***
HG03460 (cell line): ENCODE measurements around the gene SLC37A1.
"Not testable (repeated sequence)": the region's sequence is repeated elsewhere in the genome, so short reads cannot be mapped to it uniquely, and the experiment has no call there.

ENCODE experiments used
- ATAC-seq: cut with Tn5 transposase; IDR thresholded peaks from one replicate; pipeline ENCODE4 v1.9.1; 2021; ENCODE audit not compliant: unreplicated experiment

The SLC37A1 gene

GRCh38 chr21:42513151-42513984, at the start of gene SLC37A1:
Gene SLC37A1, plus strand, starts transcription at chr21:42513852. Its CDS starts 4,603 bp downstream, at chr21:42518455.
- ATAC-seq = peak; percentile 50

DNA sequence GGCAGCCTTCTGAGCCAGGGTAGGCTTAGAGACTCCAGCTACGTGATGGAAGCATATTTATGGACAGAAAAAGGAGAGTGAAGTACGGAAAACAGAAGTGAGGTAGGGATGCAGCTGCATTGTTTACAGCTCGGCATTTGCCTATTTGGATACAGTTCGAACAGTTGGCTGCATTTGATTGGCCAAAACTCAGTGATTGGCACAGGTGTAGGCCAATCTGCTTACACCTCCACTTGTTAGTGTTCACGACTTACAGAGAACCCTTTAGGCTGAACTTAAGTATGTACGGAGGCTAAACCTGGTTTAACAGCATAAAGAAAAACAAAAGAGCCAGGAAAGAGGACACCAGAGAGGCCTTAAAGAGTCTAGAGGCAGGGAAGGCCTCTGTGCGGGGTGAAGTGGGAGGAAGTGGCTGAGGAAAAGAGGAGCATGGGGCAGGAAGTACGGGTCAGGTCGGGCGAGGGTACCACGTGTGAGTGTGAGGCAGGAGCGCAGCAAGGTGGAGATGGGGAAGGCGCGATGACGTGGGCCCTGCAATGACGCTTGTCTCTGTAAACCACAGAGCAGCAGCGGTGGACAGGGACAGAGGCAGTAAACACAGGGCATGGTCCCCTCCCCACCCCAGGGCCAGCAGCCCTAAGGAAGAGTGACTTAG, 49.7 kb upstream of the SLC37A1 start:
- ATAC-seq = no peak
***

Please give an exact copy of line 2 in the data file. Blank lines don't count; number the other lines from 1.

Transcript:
"Not testable (repeated sequence)": the region's sequence is repeated elsewhere in the genome, so short reads cannot be mapped to it uniquely, and the experiment has no call there.